'MiG-35 a completely new aircraft, fighter deal only after due process' - IAF Chief

IAF Chief Air Chief Marshal Birender Singh Dhanoa has called Russia’s MiG-35 4++ Generation combat plane “a completely new aircraft” but added that the force will select a new fighter only after following the due process of tender, evaluation and test flights. The IAF chief, who was in Russia from July 9 to 12, went to Russia’s Kubinka air force base where he saw the MiG-35 jet.

“In Kubinka, I happened to see the MiG-35, which has undergone major changes and upgrades. This is a completely new aircraft - very interesting. But for us, the procurement system remains the same. If there is a need for any type of aircraft, we hold a tender for compliance with all the declared characteristics. And we proceed to consideration at the next stages only after our test pilot makes an introductory flight on the proposed aircraft,” the IAF chief told Krasnaya Zvezda, the official newspaper of the Russian Ministry of Defense.

The MiG-35, which is produced at Russian Aircraft Corporation MiG factory in Lukhovitsy near Moscow, is in the race for the 114-fighter jet deal for the IAF. The other combat aircraft in the race for the mega IAF fighter deal are Dassault Aviation’s Rafale, F/A-18E/F Super Hornet built by Boeing, Lockheed Martin’s F-16 Fighting Falcon, Eurofighter Typhoon and Saab’s Gripen.

Earlier in June 2019, the Russian Aerospace Force received its first MiG-35 fighter. Russian Deputy Defense Minister Alexei Krivoruchko and United Aircraft Corporation (UAC) General Director Yuri Slyusar had in August 2018 signed a deal for six MiG-35s by 2023 for the Russian Air Force.

MiG-35 features ::

The Russian fighter comes in two variants - MiG-35 (single-seat) and MiG-35D (double-seat, can be used as a trainer). Built on the MiG-29K/KUB and MiG-29M/M2 fighters, the MiG-35 is the most advanced 4++ Generation multirole jet, according to Russian defence officials with a maximum g load of +10.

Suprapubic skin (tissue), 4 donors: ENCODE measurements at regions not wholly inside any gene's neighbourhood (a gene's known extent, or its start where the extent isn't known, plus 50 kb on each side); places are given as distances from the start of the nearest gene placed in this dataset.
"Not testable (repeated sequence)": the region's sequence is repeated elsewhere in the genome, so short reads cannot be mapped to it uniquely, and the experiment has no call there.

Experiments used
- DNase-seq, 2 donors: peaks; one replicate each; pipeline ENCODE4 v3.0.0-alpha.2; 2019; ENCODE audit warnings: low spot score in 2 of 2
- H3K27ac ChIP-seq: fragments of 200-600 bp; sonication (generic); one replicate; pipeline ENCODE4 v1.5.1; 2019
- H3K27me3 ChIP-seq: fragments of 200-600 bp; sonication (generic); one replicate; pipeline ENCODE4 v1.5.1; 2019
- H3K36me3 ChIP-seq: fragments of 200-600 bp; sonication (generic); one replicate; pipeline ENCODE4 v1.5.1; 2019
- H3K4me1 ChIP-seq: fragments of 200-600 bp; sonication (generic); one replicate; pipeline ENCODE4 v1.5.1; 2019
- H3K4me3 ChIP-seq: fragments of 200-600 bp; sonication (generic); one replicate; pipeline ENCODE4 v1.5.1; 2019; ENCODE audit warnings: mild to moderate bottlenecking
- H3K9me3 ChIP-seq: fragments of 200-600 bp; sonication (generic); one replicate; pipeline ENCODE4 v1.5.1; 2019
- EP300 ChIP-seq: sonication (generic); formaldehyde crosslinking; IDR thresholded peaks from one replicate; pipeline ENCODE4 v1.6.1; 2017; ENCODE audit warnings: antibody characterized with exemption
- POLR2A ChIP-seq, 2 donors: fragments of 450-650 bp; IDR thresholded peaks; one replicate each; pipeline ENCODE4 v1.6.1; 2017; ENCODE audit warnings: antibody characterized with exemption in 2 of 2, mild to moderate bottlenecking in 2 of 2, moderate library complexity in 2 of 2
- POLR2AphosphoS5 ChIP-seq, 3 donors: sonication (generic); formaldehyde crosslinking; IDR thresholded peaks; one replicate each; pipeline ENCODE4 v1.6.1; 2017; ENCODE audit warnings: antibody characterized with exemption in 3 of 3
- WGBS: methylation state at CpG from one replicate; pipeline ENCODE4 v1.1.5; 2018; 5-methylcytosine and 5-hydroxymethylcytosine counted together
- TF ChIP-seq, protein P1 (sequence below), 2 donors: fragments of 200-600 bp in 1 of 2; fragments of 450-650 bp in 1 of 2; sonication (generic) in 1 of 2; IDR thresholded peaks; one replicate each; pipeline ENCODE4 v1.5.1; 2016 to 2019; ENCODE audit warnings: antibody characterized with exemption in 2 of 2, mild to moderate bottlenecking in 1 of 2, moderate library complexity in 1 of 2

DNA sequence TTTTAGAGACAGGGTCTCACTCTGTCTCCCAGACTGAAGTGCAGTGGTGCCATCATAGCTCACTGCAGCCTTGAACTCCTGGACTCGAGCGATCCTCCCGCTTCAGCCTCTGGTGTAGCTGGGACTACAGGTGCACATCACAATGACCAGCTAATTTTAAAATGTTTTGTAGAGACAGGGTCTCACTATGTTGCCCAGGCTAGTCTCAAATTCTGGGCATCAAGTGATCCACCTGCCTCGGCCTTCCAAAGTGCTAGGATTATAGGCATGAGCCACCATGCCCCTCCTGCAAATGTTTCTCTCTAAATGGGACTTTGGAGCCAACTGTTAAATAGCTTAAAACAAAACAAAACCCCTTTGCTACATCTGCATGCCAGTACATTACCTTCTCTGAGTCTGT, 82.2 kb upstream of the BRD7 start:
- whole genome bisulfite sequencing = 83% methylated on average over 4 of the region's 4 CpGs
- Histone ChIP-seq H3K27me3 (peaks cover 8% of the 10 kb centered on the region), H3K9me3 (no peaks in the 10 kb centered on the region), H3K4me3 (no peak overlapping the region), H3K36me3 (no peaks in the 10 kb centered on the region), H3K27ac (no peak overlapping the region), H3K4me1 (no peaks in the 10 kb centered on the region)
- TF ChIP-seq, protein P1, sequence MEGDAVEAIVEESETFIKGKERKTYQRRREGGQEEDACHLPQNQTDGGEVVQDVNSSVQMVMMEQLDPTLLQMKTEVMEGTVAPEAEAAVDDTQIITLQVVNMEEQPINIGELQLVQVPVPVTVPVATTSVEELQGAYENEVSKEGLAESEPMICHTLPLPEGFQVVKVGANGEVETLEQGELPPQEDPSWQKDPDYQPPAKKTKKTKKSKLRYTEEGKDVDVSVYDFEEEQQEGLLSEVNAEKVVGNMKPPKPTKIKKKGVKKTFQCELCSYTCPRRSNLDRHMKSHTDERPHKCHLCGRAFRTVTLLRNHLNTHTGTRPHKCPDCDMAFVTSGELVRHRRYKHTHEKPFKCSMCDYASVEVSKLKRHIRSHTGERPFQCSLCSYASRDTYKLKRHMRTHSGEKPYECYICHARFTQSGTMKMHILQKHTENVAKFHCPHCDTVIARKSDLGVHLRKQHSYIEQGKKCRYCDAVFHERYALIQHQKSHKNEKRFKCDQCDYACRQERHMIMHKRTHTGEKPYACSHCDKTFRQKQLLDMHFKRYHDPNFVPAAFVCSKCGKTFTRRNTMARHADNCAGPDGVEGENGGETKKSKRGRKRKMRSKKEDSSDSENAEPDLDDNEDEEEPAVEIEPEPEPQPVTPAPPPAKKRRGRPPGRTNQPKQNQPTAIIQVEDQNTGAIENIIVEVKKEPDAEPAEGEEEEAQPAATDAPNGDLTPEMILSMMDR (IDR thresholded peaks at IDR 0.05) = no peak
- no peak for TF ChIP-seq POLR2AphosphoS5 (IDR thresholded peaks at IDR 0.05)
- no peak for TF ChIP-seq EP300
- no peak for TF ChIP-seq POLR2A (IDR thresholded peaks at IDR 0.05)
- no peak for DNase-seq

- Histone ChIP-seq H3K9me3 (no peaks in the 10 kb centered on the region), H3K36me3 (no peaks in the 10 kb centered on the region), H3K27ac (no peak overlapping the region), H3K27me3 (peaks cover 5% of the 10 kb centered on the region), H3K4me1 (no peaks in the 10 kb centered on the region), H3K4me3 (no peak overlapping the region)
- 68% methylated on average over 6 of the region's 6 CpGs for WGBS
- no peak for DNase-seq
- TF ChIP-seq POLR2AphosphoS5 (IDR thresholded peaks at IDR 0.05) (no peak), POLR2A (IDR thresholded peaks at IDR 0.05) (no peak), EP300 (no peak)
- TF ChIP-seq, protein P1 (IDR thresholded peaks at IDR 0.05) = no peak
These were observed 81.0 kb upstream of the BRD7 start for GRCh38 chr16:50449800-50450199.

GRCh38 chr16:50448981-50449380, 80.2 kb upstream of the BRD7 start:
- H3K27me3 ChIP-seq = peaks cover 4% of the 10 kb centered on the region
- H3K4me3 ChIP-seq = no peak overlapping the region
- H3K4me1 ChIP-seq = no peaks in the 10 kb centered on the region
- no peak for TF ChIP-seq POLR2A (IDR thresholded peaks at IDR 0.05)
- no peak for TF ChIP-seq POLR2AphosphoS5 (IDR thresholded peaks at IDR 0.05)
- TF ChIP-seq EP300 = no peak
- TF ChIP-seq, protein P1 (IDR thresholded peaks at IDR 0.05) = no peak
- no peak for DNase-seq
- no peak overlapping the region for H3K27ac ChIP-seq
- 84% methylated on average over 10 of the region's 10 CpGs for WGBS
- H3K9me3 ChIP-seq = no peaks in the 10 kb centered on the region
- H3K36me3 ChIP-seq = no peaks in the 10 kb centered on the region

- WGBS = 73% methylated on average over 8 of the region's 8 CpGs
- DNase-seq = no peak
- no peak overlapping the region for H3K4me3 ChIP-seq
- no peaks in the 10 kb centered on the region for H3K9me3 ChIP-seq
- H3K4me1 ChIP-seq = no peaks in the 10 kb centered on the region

With nine hardpoints to carry missiles and bombs, and one 30 mm Gryazev-Shipunov GSh-30-1 autocannon with 150 rounds, the MiG-35/35D can engage stationary as well as mobile targets in any weather, day or night, in air and on the ground. The combat aircraft can be armed with a range of short and medium-range air-to-air missiles, air-to-surface missiles, guided aerial bombs, unguided rockets and bombs.

There are plans to make the MiG-35 capable of firing the Kh-36 Grom-1 AS-23 tactical air-to-surface cruise missile with 130-260 kilometre range. Slyusar had in January 2017 told Russian President Vladimir Putin that the MiG-35 could also be equipped with laser weaponry in the future.

The fighter is equipped with the fifth-generation navigation, information and targeting systems, quad-redundant fly-by-wire flight control system, radar and optical locating stations, helmet-mounted targeting/display system, communications and self-defence equipment, along with cockpit instrumentation.

Two FADEC RD-33MK Morskaya Osa engines power the fighter and can be equipped with a thrust vectoring nozzle to increase manoeuverability. Phazotron Zhuk-A/AE active electronically scanned array (AESA) radar, mounted on the MiG-35 has a range of 250 km and can detect 30 targets simultaneously, and engage up to 6 air targets and 4 ground targets together.

The MiG-35 has OLS-UEM (13SM-1) electro-optical targeting station to detect ground, sea and air targets. The infrared (FLIR) sensor fitted on the plane can see aerial threats from 55 km away while the multimode laser range finder has a range of 20 km. Its OLS-K/OLS-KE podded electro-optical targeting system can find ground targets up to 20 km and sea targets up to 40 km.

Capable of flying at Mach 2.2 (2,400 kmph,1,490 mph), the plane has a range of 2,400 km (1490 miles) and a combat radius of 1,000 km (620 miles). When fitted with three external fuel tanks, the aircraft’s range goes up to 3,100 km (1,930 miles) while with aerial refuelling it increases to 6,000 km (3,730 miles). The service ceiling of the MiG-35 is 19,000 metres (62,340 feet) and the plane can climb at a rate of 330 metre per second (65,000 feet per minute).

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